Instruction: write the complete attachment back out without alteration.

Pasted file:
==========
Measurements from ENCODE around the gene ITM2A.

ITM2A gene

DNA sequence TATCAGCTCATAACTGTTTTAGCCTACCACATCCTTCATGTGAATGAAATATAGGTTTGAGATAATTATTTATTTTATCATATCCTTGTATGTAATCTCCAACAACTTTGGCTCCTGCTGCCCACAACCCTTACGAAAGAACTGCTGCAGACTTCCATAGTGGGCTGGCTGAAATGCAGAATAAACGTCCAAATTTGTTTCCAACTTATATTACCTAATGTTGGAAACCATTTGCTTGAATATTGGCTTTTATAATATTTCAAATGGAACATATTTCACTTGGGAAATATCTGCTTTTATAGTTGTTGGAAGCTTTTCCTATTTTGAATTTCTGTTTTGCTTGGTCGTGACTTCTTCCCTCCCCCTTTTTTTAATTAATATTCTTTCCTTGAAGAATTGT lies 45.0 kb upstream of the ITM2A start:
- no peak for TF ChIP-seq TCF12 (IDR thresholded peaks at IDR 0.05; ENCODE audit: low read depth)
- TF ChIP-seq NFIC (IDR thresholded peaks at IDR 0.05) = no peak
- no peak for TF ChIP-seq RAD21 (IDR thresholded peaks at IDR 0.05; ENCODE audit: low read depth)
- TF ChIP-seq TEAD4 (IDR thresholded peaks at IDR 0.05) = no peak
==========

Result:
Measurements from ENCODE around the gene ITM2A.

ITM2A gene

DNA sequence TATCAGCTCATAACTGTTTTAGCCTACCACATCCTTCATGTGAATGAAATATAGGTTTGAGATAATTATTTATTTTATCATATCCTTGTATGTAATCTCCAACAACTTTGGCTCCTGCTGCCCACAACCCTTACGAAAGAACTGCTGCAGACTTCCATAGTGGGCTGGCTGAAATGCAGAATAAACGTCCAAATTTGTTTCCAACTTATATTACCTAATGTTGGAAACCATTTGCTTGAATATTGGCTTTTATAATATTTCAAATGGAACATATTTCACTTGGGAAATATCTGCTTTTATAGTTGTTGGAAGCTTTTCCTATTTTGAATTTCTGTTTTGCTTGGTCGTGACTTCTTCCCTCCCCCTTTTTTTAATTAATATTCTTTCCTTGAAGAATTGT lies 45.0 kb upstream of the ITM2A start:
- no peak for TF ChIP-seq TCF12 (IDR thresholded peaks at IDR 0.05; ENCODE audit: low read depth)
- TF ChIP-seq NFIC (IDR thresholded peaks at IDR 0.05) = no peak
- no peak for TF ChIP-seq RAD21 (IDR thresholded peaks at IDR 0.05; ENCODE audit: low read depth)
- TF ChIP-seq TEAD4 (IDR thresholded peaks at IDR 0.05) = no peak